Today, all the comb near the entrance was backfilled with nectar and pollen. I suppose I wasn't really surprised because I could smell her honey all the way from my back door. I also found 4 bars with queen cups and stick eggs. Ah, here we go again... They must have been freshly laid today because they were still standing straight up. Guess they're queen cells now.

I'm not the only one who can smell honey in my yard.

I went through that whole hive bar by bar, but for the life of me, I couldn't find her queen. All the bars with queen cells got moved to Peach along with some capped brood and a few bars of honey. They (Peach's girls) were way madder than Austeja, so I'm hopeful the queen is still in the hive. In any case, I left her some eggs as well.

Backfilled comb. Classic sign of swarm prep.

As I started closing up Austeja, it began to rain, and at that point everyone got ticked off. I consider myself blessed to have been stung only twice. For the record, closing a hive in the rain with numb, swollen fingertips is not an experience I'd like to repeat.

Of course, now my plans are all screwy again. I could stick to the original plan, but that would give the packages only about 3 brood cycles before getting a virgin queen instead of the 5 or 6 I'd planned. I hate to set them back again so soon.

The alternative, I suppose is that I can split the queen cells up again and raise two nucs. The queens could emerge, mate, start laying, and then I could use them to replace the package queens at leisure. I could even combine the colonies to give them more of a jump.

Leave it to the bees to completely derail me.

Sunday, May 24, 2015

A Decision Has Been Made

Last night I was toying with the idea of forcing a swarm in order to obtain queen cells for my new packages. The idea was just not sitting well with me though. After sleeping on it, I had an infinitely better (and in retrospect, totally obvious) solution this morning -- just raise some queens.

After watching a queen-rearing demo last year, I've been leery of getting into that. It seems like a lot of steps, time, and equipment. However, maybe as a result of some REM, my brain retrieved some long-buried info from Mangum's book about grafting queen cells and a Mike Palmer video in which he discusses sustainable queen rearing for a small operation.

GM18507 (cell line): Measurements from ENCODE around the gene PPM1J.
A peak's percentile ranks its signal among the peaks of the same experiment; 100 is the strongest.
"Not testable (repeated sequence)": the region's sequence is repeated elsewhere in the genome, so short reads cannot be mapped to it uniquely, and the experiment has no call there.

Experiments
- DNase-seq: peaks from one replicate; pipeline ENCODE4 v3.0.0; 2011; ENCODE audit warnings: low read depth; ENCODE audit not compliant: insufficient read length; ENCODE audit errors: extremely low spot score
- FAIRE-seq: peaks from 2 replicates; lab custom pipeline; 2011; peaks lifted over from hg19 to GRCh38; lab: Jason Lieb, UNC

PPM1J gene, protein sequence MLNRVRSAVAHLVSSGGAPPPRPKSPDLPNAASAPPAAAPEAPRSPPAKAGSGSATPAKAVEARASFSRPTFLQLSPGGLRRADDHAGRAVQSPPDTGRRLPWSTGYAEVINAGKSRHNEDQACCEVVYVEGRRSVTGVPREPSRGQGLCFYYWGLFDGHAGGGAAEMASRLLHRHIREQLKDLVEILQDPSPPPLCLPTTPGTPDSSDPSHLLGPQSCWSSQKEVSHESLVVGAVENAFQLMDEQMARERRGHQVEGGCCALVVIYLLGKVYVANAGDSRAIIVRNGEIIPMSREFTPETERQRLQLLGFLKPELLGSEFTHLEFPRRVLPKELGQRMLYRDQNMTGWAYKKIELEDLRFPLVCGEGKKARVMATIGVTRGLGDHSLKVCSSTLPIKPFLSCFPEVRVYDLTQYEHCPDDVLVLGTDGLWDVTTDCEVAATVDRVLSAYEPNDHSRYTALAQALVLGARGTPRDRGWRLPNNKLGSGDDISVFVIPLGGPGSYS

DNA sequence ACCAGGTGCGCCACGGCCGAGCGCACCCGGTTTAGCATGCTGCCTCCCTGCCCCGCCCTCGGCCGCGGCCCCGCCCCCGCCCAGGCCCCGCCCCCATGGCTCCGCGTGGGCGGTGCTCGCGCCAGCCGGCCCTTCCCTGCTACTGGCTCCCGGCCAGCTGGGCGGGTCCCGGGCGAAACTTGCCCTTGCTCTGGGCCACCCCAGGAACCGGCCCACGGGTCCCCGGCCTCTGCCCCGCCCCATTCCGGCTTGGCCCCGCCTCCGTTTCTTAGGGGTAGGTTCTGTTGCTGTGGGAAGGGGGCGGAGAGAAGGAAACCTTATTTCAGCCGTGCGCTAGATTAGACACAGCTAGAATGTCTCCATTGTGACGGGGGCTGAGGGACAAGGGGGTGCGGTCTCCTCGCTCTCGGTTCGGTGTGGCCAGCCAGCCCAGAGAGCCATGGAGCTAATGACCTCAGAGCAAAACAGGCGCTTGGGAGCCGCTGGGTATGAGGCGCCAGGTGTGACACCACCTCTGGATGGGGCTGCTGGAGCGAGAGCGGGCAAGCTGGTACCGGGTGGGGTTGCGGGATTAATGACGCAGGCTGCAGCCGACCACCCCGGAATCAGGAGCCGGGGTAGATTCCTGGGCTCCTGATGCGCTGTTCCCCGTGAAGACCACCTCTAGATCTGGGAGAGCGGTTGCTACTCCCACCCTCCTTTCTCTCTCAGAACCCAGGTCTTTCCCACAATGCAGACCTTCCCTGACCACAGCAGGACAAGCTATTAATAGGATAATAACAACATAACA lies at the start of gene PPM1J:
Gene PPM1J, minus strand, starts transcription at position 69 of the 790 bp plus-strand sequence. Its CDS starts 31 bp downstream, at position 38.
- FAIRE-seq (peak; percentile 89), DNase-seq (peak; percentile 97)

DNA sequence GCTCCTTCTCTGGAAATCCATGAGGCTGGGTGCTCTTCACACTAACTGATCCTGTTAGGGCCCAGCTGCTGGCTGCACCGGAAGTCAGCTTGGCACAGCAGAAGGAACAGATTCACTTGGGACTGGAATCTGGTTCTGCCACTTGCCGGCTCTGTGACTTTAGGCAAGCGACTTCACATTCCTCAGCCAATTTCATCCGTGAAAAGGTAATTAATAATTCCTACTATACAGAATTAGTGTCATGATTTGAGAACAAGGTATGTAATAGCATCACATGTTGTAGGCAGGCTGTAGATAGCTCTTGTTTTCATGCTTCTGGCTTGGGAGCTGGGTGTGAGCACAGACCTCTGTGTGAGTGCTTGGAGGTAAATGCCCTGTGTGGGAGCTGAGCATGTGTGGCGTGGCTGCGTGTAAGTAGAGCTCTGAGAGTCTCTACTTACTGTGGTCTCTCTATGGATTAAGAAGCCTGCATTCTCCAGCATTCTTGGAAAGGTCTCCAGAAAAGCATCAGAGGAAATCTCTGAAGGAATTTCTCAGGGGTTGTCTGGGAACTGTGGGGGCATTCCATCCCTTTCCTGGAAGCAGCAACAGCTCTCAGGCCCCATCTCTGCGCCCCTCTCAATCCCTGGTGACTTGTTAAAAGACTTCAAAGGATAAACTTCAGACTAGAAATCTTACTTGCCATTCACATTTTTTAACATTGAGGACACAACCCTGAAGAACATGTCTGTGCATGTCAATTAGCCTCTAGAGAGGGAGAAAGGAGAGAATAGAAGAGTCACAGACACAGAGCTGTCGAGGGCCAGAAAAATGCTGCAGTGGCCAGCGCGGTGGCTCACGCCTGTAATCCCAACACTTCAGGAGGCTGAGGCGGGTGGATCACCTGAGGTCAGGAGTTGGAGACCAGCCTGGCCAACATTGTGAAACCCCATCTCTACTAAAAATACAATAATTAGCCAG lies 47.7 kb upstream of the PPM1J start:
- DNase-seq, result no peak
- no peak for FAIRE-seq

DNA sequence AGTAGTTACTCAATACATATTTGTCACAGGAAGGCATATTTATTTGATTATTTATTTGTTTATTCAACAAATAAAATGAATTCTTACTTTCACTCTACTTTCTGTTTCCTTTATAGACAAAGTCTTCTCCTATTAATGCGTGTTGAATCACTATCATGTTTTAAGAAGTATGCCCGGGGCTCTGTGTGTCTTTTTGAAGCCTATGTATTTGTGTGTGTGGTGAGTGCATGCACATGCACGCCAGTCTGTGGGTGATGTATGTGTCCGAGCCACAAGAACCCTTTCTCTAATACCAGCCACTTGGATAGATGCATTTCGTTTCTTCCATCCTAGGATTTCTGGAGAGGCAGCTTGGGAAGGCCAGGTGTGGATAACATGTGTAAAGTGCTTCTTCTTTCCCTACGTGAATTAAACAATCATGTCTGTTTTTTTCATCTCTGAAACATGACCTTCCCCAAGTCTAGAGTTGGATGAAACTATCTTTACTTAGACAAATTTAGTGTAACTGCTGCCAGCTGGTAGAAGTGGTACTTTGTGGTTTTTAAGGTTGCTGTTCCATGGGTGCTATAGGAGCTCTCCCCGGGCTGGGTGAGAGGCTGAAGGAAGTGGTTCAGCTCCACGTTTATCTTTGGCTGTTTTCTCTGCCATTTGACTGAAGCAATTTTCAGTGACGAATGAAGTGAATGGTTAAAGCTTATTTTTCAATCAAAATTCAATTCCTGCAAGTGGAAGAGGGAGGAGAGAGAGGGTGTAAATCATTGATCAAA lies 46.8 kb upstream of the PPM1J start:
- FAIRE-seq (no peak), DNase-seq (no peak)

This afternoon, I plan to hit the books again to refresh my memory, but a new plan is emerging. Since I only need 2 or 3 cells, I'm thinking of making a small split to encourage some queen cells which I'll graft into the package colonies.

Has anyone ever done this? Any thoughts? Suggestions? I'm wading into uncharted territory (for me), so I'm looking for all the info I can get!!! Cheers!

Saturday, May 23, 2015

Inspection Notes: My Scarlett O'Hara Queen

Today's temperature was 60 and sunny. Starting tomorrow, the weekly forecast predicts temps in the 80's and 90's with rain & thunderstorms. Even though today was cooler than I'd like for an inspection, I decided to go ahead in order to avoid checking my girls in sweltering heat or rain.


12 days post install, and she is doing quite well. I didn't go all the way through, but all the comb I gave them is full of eggs and brood. By the end of next week, they should have a nice population explosion.

Capped brood, eggs, and nectar in an old comb I had given them. 


I only looked at 3 bars because she was completely, totally, absolutely unhappy to see me. Two bars were crosscombed, but since they're mostly contained to those two bars, I put them between two nice straight combs to keep it from spreading.

Hippolyte was just nasty today, so I cut my visit short, but she appears to be laying plenty of eggs as well, even though there wasn't a whole lot of comb building. My guess is that she just doesn't have the population required to build a lot of comb right now, but hopefully, things will change by the end of next week.

Cross comb

Brood & nectar


Oh-em-gee! I could not be happier with this queen! Last year, I had combined her with Hippolyte thinking they hadn't built up enough to weather the winter. This spring, she has turned into the best queen I've ever had! My DH called her my "Scarlett O'Hara queen." When I gave him an odd questioning look, he explained, "She had a poor year last year, but she'll never go hungry again."